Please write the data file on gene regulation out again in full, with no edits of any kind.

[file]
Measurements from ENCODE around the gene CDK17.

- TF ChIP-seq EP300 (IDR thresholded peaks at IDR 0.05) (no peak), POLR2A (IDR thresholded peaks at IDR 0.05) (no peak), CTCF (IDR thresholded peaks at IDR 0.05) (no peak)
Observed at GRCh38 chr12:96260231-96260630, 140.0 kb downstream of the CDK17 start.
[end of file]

Measurements from ENCODE around the gene CDK17.

- TF ChIP-seq EP300 (IDR thresholded peaks at IDR 0.05) (no peak), POLR2A (IDR thresholded peaks at IDR 0.05) (no peak), CTCF (IDR thresholded peaks at IDR 0.05) (no peak)
Observed at GRCh38 chr12:96260231-96260630, 140.0 kb downstream of the CDK17 start.